Our meta-analysis results showed that the CASP8 −652 6N ins/del polymorphism was associated with a reduced risk of CRC among the Asian population. However, no significant association was detected among the Caucasian population. In addition, our data also showed a decreased CRC risk under the additive model (ins/del vs. ins/ins) and dominant model (del/del + ins/del vs. ins/ins) in the overall populations. When we excluded the study of Sun et al. [8], which was shown as an outlier in Galbraith plots analysis, a statistically significant decreased CRC risk was also found in Asian population but not in Caucasians under the additive model and dominant model. Actually, it might not be uncommon for the same polymorphism play different roles in cancer susceptibility among different ethnic populations. In Caucasians, the differences in genetic backgrounds and the environment they lived in may influence the association between the CASP8 −652 6N ins/del polymorphism and CRC risk. In addition, the limited number of studies also makes the results from subgroup analysis by ethnicity less reliable. Thus, our results should be interpreted with caution.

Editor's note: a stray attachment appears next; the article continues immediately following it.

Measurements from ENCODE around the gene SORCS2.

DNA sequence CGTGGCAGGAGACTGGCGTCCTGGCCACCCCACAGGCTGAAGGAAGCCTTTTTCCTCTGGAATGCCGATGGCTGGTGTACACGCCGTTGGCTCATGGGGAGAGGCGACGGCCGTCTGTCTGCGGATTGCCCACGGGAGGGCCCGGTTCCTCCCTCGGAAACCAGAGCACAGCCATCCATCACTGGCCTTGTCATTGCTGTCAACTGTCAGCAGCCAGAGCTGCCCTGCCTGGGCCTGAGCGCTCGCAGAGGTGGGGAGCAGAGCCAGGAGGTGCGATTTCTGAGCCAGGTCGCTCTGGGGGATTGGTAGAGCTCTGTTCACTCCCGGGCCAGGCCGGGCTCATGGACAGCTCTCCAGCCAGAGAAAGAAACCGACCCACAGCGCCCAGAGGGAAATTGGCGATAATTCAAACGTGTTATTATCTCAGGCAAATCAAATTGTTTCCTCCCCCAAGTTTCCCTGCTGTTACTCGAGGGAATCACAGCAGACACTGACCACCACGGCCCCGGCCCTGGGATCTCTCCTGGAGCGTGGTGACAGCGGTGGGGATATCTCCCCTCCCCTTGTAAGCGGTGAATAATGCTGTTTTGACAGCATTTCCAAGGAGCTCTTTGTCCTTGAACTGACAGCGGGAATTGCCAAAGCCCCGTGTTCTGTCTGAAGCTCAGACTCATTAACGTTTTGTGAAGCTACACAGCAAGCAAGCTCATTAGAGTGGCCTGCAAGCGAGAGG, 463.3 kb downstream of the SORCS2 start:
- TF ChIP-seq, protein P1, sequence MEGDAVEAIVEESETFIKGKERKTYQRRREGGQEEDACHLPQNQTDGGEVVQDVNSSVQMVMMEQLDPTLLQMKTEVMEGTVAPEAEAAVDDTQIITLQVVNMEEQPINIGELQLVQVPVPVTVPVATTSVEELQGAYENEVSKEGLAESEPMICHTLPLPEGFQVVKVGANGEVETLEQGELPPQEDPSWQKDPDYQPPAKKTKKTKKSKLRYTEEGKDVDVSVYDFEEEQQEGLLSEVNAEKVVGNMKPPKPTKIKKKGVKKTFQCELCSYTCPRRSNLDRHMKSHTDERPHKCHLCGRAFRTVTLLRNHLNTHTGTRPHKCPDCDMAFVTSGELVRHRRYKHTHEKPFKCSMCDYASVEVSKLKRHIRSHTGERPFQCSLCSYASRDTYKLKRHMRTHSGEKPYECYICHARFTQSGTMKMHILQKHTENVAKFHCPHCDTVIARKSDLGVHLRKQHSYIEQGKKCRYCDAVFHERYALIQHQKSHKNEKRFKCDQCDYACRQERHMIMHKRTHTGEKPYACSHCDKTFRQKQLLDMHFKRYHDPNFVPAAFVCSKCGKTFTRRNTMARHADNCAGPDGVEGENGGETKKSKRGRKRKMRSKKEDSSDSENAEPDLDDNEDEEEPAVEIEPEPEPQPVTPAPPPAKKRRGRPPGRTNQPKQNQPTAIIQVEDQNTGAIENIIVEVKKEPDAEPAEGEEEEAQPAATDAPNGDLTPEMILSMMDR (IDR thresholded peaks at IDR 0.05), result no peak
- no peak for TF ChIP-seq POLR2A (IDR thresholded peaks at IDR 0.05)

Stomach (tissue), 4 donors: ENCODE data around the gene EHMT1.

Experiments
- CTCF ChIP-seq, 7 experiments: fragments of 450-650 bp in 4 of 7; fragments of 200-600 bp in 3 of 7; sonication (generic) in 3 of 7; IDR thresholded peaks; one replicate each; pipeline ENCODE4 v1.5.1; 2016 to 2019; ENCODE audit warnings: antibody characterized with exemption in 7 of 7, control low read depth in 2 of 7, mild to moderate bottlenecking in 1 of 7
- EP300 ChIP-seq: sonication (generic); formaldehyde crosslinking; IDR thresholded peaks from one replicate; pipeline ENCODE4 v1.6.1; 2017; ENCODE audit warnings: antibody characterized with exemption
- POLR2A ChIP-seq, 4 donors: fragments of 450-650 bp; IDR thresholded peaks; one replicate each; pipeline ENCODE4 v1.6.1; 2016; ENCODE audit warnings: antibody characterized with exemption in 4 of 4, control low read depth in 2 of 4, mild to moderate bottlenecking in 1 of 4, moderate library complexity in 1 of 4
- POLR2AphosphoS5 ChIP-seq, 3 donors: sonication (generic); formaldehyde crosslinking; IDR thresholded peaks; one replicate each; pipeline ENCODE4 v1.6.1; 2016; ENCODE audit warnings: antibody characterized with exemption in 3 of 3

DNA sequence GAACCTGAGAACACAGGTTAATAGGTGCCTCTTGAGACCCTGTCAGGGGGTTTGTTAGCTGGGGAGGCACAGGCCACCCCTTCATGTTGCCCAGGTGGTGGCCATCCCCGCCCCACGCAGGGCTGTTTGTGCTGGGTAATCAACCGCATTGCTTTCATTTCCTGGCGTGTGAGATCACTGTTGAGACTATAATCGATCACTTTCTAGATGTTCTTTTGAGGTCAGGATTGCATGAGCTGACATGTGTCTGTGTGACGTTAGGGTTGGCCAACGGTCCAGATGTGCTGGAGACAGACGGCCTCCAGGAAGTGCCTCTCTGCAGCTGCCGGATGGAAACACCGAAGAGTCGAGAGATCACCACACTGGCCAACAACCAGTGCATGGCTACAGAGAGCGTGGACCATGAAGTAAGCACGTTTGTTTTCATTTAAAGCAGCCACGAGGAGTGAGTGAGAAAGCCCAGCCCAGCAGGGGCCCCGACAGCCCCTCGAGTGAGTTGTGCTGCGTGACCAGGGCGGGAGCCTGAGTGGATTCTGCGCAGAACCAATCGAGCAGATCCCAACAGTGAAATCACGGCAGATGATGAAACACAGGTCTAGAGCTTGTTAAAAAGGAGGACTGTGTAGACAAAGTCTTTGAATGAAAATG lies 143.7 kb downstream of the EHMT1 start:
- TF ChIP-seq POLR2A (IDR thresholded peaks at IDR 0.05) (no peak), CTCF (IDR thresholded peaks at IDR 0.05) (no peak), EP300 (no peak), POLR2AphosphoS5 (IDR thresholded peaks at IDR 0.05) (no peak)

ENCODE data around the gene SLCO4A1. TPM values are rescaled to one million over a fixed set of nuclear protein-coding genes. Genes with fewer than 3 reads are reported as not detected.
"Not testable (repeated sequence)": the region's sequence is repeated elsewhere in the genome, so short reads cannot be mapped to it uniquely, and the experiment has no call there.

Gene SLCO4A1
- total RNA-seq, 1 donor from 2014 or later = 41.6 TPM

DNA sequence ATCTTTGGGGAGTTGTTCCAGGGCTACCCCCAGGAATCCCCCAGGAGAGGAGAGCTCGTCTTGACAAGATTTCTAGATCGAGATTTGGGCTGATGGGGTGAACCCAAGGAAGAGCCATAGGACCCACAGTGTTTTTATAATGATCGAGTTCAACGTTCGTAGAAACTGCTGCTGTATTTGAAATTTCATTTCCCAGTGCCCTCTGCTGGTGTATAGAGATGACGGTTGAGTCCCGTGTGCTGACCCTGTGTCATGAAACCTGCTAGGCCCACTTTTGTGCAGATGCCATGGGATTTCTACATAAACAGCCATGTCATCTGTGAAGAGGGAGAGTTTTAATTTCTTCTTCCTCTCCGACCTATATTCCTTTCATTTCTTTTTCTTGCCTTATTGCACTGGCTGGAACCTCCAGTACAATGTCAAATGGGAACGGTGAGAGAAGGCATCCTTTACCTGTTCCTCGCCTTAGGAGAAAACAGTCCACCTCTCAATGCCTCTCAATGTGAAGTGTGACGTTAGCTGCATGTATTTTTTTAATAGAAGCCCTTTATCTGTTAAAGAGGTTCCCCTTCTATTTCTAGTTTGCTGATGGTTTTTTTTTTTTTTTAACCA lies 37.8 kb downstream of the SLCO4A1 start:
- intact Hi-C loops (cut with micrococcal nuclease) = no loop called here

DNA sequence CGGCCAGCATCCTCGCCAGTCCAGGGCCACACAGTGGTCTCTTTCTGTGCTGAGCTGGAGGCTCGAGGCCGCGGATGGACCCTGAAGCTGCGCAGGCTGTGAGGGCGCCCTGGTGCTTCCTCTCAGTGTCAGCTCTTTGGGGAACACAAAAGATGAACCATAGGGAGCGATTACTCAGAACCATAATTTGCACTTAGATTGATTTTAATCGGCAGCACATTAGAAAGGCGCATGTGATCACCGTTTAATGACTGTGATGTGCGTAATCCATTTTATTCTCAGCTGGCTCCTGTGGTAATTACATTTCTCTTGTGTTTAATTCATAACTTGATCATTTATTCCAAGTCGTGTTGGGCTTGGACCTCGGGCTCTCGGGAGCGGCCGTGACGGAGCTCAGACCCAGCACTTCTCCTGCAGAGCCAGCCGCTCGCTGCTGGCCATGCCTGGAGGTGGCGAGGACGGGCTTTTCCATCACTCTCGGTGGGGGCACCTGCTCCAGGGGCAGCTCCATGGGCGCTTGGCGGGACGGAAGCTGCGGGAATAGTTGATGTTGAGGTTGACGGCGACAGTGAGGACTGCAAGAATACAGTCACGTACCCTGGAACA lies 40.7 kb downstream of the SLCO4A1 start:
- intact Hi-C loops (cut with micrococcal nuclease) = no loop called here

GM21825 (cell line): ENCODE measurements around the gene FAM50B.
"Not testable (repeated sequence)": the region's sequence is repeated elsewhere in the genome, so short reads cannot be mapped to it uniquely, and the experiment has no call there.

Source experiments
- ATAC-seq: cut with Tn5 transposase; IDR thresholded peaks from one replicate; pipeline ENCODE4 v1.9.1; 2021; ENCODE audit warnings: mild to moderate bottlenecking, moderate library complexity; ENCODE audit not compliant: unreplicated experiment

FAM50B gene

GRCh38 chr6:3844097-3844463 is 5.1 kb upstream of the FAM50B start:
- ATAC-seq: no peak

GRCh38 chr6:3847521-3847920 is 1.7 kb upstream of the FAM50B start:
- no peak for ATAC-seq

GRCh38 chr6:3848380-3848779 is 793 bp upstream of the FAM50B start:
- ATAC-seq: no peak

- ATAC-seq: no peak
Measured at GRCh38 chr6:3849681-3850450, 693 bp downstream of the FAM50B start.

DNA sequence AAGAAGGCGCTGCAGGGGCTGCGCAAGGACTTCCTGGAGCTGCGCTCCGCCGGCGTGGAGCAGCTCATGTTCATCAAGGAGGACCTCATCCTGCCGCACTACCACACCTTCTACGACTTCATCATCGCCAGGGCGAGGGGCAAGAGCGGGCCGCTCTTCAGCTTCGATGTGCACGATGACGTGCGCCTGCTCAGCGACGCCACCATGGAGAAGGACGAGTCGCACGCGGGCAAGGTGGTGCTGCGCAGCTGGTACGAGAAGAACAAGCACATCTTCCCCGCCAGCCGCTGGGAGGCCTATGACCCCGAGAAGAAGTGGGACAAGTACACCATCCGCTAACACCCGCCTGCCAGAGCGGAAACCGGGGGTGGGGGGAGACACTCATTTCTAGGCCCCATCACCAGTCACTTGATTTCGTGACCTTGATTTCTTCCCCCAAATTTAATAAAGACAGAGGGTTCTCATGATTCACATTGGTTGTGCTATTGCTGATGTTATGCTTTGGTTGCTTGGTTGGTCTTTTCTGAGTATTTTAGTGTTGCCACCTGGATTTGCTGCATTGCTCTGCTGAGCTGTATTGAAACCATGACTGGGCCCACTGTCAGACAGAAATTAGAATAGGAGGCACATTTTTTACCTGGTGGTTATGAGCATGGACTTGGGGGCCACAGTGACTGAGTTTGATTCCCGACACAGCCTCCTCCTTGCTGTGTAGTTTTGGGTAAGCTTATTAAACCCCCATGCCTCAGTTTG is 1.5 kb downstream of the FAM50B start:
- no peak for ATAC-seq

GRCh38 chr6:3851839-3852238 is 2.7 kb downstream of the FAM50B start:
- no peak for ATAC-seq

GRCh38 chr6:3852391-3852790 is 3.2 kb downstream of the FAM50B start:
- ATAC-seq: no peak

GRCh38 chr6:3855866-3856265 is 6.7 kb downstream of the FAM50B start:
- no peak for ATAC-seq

In subgroup analysis according to the source of control, statistically significant decreased CRC risk was found in the population-based studies but not in hospital-based studies. The reason may be that the hospital-based studies have a high risk of producing unreliable results because hospital-based controls may not always be truly representative of the general population. When stratified according to the quality score of the articles, statistically significant decreased CRC risk was observed in high quality studies but not in low quality studies. The possible reason for the discrepancy may be that the existence of selection bias and recall bias in the studies of lower quality. In addition, genotyping methods without quality control in studies of low quality should be also considered when deciphering these inconsistent results. Therefore, a methodologically preferable design, such as using a proper and representative population-based high quality study, is of great value in case–control studies.